Peele v. Provident Mutual Life Insurance, 90 N.C. App. 447 (1988)

June 7, 1988 · North Carolina Court of Appeals · No. 8724SC949
90 N.C. App. 447

TERRY L. PEELE, Plaintiff v. PROVIDENT MUTUAL LIFE INSURANCE COMPANY, WATAUGA COUNTY, NORTH CAROLINA, JAMES C. LYONS, individually and as Sheriff of Watauga County, North Carolina, JAY L. TEAMS, DAVID TRIPLETT, CARL FIDLER, BEN STRICKLAND, and LARRY STANBERY, all duly elected commissioners of Watauga County, North Carolina, Defendants

No. 8724SC949

(Filed 7 June 1988)

1. Sheriffs and Constables § 1; Master and Servant § 10.2— sheriffs dispatcher— action for wrongful discharge —12(b)(6) dismissal as to county commissioners and county

The trial court did not err in a wrongful discharge action by granting defendant county and county commissioners’ motions for dismissal under N.C.G.S. § 1A-1, Rule 12(b)(6) where it was clear that plaintiff was an employee of the sheriff and not of the county and its board of commissioners. *448The only authority vested in the board is in determining the number of employees the sheriff can hire and the ability to approve the appointment of a relative or a person convicted of a crime involving moral turpitude. N.C.G.S. § 153A-103.

2. Sheriffs and Constables § 1; Master and Servant g 10.2— sheriffs dispatcher— wrongful discharge — summary judgment for sheriff

The trial court did not err by granting defendant sheriffs motion for summary judgment in a wrongful discharge action by a dispatcher where there was nothing in the record to suggest that plaintiff had a contract for a definite term and plaintiff was thus terminable at will; the discharge did not violate plaintiffs constitutional rights because a person with a terminable at will contract has no property interest in employment; and the discharge was within the sheriffs scope of authority under N.C.G.S. § 153A-103.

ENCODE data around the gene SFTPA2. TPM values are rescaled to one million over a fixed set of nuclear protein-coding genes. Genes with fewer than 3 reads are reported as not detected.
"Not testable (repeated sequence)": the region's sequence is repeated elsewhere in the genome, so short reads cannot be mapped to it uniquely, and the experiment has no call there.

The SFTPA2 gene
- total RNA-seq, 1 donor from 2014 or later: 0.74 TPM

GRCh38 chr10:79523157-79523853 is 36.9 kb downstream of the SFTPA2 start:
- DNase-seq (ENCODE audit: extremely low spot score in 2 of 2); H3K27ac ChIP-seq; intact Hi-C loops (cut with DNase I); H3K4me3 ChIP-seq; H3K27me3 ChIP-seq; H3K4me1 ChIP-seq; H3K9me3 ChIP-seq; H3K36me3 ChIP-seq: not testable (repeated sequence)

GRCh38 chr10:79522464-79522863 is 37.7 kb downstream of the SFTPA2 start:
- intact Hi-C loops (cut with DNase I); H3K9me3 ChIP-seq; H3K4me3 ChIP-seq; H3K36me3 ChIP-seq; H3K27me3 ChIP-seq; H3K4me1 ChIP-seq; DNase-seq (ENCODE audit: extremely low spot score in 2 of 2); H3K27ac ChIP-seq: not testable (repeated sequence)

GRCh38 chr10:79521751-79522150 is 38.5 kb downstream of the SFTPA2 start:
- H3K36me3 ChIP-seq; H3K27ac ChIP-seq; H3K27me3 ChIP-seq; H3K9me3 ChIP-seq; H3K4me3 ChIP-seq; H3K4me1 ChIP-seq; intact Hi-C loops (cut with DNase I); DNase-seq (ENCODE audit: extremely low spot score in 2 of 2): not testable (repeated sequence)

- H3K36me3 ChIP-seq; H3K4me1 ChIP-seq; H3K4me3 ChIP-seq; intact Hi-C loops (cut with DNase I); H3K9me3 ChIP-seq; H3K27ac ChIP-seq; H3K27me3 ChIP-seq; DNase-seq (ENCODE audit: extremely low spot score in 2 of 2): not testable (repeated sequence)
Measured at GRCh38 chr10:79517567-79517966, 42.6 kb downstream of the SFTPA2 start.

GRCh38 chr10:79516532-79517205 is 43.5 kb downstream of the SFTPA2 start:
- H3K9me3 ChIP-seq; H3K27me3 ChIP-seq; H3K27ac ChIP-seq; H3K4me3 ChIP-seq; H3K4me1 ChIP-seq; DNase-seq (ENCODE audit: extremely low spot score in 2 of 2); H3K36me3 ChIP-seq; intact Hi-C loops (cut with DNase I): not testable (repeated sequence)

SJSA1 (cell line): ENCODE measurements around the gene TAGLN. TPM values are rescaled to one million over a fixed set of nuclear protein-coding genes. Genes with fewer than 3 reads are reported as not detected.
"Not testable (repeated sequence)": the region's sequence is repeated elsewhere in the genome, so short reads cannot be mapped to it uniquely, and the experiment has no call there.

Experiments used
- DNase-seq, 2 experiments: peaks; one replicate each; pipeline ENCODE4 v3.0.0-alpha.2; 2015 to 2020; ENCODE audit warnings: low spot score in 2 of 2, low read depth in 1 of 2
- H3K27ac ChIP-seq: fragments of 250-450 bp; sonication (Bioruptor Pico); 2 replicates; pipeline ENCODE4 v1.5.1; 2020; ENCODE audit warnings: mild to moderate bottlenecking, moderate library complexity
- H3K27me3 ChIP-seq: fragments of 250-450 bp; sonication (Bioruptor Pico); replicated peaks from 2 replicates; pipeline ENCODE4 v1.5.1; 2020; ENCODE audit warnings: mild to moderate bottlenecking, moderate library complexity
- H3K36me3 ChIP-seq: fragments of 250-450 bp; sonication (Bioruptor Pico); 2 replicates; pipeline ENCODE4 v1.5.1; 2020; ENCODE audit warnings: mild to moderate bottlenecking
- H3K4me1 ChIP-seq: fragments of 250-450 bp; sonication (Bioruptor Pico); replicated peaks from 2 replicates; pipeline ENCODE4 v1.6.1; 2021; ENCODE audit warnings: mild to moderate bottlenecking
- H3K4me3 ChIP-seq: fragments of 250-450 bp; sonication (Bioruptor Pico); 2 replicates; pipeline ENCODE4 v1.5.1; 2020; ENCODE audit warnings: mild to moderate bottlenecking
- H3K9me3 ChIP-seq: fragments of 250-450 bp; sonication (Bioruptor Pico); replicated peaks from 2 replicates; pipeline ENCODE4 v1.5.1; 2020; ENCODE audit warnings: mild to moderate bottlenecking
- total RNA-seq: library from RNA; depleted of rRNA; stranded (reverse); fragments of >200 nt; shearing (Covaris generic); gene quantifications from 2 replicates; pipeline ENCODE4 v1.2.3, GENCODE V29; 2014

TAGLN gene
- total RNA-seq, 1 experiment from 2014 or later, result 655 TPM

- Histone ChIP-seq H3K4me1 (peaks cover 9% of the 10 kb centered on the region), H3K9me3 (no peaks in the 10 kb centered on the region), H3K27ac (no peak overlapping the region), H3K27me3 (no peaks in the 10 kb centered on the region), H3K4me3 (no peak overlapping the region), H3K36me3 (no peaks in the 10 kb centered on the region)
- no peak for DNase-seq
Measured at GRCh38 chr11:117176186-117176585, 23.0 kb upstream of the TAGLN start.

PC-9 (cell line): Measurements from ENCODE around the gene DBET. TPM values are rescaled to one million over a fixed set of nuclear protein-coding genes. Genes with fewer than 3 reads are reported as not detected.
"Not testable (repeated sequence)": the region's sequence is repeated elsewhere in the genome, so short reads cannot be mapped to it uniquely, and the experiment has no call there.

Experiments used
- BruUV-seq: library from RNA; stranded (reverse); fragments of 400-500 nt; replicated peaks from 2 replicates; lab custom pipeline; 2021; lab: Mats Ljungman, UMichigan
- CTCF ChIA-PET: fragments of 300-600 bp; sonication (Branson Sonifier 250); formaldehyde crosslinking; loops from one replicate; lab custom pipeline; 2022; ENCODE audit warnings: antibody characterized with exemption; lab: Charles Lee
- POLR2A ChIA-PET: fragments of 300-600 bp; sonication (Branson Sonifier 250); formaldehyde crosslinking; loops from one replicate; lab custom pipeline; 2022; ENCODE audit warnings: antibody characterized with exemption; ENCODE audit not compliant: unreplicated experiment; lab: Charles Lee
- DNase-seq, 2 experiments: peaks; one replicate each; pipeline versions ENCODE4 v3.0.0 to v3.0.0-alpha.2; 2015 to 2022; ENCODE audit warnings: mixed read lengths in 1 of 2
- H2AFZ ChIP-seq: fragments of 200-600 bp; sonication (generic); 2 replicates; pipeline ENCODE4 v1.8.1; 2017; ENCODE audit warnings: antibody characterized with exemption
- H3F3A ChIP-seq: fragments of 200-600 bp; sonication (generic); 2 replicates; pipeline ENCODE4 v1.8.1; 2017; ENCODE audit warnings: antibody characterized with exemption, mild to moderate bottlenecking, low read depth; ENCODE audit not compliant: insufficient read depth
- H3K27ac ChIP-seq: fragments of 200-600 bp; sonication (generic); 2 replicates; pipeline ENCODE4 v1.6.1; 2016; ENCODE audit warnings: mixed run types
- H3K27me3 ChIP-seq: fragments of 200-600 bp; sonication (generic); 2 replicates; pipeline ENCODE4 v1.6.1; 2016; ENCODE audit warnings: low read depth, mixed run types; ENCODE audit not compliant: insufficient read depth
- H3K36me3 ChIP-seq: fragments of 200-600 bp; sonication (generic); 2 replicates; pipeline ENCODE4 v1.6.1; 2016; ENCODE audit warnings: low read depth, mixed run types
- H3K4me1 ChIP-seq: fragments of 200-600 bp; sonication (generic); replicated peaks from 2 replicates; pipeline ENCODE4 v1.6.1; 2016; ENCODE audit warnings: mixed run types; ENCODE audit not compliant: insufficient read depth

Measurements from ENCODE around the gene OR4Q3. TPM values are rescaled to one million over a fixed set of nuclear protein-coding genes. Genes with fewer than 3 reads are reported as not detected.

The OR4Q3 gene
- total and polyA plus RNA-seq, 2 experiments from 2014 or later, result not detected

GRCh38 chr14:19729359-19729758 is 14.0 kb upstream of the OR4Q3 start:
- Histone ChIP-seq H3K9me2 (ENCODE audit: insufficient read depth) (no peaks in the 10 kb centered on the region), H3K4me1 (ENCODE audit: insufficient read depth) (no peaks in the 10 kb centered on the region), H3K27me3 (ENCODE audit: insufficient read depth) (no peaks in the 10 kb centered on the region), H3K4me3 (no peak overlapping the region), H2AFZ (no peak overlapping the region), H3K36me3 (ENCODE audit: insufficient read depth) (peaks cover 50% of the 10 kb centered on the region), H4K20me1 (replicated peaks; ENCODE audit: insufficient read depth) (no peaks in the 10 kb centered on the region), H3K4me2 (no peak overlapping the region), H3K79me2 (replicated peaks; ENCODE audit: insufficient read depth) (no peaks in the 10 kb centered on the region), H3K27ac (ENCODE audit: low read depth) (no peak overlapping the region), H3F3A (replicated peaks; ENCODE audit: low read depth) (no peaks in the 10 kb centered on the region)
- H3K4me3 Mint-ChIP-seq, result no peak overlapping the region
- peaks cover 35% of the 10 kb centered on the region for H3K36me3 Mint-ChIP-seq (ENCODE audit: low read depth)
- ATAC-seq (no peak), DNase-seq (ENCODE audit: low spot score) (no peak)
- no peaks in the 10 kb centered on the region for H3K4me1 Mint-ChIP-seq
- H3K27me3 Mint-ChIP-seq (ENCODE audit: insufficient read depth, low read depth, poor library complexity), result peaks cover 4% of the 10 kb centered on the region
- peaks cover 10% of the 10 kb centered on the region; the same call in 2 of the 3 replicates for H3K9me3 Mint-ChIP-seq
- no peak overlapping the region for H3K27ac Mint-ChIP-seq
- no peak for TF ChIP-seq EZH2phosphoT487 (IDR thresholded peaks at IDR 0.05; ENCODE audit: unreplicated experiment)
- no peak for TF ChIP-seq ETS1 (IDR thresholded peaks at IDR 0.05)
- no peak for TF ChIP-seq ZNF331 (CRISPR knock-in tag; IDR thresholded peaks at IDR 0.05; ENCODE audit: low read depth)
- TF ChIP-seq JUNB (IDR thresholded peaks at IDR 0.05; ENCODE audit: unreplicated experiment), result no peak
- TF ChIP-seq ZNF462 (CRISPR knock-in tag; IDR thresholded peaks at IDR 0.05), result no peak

Appeal by plaintiff from Griffin, Kenneth A., Judge. Orders entered 13 June 1987. Heard in the Court of Appeals 2 March 1988.

Randal S. Marsh for plaintiff-appellant.

Womble Carlyle Sandridge & Rice, by Allan R. Gitter and James R. Morgan, Jr., for defendants-appellees.


On 28 May 1984, plaintiff Terry L. Peele was hired by the defendant, Sheriff James C. Lyons, as a dispatcher with the Watau-ga County Sheriffs Department.

On 14 January 1985, plaintiff received a performance evaluation completed by her supervisor, Sergeant Joe Moody, in which she was rated deficient in three of five categories. On 28 January 1985, plaintiff was fired by Sheriff Lyons without personally having been given prior notice that she was going to be fired.

On 20 January 1987, plaintiff filed summons and complaint, alleging that defendants Provident Mutual Life Insurance Company, Watauga County, Sheriff James C. Lyons, and County Commissioners James L. Teams, David Triplett, Carl Fidler, Ben Strickland, and Larry Stanbery were liable for damages arising out of plaintiffs discharge from employment. On 5 February 1987, defendant Lyons filed his answer. Also, defendant Watauga County and each County Commissioner made motions to dismiss the complaint per G.S. 1A-1, Rule 12(b)(6) for failure to state a claim for which relief may be granted. On or about 30 March 1987, *449Provident filed its answer. Also, defendant Lyons filed a motion for summary judgment per G.S. 1A-1, Rule 56.